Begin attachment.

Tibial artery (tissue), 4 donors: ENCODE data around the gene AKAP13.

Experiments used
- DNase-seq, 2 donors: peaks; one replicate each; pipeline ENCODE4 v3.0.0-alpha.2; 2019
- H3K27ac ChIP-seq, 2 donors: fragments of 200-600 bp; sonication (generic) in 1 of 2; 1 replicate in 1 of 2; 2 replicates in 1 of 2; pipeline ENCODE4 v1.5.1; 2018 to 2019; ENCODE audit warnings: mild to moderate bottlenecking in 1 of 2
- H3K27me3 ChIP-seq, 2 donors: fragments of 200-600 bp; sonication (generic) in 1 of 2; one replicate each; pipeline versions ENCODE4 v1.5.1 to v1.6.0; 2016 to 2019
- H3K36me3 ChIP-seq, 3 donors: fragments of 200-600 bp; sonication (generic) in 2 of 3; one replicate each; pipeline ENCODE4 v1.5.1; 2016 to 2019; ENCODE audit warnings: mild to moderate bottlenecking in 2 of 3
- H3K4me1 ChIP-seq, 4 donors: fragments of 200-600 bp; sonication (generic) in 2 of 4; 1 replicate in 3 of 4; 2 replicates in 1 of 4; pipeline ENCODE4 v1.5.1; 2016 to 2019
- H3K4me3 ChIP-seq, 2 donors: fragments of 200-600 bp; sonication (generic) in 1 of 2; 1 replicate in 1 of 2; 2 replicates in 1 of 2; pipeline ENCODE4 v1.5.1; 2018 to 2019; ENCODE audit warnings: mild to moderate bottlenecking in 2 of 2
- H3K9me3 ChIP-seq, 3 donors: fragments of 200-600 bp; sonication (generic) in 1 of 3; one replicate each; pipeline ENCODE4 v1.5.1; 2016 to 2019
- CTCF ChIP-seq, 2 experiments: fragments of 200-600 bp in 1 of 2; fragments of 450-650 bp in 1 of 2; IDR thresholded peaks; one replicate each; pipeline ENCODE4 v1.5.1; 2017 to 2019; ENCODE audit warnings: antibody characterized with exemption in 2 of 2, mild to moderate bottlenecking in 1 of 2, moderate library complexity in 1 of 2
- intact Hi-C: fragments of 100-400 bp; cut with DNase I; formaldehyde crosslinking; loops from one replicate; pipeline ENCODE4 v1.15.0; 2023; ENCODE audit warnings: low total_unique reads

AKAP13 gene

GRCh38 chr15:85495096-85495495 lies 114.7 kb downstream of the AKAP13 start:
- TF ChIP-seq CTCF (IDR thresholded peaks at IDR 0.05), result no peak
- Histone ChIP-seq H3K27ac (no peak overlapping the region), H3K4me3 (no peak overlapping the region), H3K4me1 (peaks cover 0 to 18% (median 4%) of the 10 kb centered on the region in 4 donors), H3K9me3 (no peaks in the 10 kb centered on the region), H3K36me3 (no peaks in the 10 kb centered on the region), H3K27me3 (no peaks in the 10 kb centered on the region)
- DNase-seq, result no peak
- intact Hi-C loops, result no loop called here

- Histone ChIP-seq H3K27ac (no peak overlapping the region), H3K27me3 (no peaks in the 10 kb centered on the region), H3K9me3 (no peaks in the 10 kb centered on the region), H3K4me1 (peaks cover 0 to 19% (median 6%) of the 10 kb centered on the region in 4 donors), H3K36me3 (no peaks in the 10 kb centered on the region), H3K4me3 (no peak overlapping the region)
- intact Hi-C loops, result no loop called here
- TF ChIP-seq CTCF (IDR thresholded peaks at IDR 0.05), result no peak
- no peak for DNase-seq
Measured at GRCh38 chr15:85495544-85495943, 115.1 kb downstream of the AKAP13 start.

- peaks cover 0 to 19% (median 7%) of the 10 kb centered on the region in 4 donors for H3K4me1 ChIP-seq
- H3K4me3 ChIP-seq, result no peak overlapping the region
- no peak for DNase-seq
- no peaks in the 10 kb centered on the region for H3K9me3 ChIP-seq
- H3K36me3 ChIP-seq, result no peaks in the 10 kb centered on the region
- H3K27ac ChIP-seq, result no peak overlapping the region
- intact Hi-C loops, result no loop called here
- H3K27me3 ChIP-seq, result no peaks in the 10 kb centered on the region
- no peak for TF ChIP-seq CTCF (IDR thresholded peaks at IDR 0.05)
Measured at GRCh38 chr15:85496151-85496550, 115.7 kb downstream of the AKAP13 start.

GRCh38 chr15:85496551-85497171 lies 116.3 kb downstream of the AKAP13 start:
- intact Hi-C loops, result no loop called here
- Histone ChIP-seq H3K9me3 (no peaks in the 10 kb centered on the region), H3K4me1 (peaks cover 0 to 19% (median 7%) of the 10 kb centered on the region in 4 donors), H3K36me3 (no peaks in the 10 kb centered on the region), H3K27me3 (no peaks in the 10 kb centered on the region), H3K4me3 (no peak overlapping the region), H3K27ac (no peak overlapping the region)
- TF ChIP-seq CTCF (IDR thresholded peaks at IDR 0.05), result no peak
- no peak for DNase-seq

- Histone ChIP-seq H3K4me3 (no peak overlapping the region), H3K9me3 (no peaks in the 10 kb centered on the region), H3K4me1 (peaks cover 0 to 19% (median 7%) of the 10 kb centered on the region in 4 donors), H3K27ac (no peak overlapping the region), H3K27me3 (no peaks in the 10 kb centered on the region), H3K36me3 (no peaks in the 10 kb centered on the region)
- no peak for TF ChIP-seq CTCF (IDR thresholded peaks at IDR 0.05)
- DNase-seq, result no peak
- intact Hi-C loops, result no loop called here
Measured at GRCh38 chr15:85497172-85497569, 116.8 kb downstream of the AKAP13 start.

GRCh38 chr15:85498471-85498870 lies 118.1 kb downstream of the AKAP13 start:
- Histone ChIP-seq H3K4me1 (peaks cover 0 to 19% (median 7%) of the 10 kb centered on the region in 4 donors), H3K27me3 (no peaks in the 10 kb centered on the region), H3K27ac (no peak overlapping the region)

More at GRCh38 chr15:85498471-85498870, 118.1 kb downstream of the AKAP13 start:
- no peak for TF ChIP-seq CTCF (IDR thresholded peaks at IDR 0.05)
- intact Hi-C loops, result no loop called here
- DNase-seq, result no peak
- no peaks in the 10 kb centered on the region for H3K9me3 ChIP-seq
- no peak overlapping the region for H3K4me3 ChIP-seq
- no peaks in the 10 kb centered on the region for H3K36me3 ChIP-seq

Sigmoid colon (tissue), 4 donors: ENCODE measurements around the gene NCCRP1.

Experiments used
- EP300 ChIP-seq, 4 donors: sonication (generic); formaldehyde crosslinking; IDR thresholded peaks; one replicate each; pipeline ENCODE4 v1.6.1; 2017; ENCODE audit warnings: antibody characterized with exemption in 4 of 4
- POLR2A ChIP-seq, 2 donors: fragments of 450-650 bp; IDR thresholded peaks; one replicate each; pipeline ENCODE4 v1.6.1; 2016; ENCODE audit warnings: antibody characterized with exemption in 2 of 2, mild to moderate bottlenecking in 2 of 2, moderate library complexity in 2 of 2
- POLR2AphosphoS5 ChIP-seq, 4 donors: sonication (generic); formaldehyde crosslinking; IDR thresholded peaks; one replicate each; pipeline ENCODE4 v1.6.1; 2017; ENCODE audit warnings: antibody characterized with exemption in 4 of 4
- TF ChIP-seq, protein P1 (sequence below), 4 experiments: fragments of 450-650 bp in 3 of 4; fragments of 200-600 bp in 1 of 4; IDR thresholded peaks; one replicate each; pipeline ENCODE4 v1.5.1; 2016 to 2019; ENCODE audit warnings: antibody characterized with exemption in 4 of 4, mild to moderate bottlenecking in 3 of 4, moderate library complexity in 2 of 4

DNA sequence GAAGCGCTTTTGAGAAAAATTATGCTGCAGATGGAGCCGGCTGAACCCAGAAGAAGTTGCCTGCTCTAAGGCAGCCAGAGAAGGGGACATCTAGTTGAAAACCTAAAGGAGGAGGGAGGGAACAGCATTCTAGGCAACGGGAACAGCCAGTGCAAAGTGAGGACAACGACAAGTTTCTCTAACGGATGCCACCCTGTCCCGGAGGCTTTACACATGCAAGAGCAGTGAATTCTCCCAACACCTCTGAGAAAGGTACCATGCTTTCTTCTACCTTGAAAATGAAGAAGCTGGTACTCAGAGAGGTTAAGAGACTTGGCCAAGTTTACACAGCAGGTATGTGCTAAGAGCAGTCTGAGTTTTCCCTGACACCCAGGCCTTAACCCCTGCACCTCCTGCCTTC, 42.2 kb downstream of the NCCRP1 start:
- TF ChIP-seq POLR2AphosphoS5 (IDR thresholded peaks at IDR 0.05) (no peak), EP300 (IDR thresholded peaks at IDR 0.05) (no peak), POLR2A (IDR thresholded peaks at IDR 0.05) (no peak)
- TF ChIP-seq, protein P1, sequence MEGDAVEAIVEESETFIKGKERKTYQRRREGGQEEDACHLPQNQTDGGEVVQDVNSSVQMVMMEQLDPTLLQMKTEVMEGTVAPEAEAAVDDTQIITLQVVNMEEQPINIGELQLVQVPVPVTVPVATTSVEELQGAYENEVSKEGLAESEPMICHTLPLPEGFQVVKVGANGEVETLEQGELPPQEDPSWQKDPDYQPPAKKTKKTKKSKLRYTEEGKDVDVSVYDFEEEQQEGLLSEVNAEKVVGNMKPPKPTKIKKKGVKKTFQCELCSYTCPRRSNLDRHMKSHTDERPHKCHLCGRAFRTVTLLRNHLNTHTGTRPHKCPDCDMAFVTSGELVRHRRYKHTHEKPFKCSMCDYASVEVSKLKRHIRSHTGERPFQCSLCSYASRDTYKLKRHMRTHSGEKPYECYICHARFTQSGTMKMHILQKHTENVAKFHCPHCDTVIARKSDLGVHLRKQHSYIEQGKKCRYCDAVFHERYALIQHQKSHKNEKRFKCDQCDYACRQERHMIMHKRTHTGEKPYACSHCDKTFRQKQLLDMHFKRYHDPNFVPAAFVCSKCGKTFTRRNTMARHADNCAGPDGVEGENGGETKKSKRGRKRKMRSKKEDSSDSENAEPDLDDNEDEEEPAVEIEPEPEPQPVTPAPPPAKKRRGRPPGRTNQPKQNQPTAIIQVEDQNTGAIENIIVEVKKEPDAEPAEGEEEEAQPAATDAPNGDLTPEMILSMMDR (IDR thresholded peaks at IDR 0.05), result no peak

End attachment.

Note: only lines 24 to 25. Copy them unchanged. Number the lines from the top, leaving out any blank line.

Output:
- H3K4me3 ChIP-seq, result no peak overlapping the region
- no peak for DNase-seq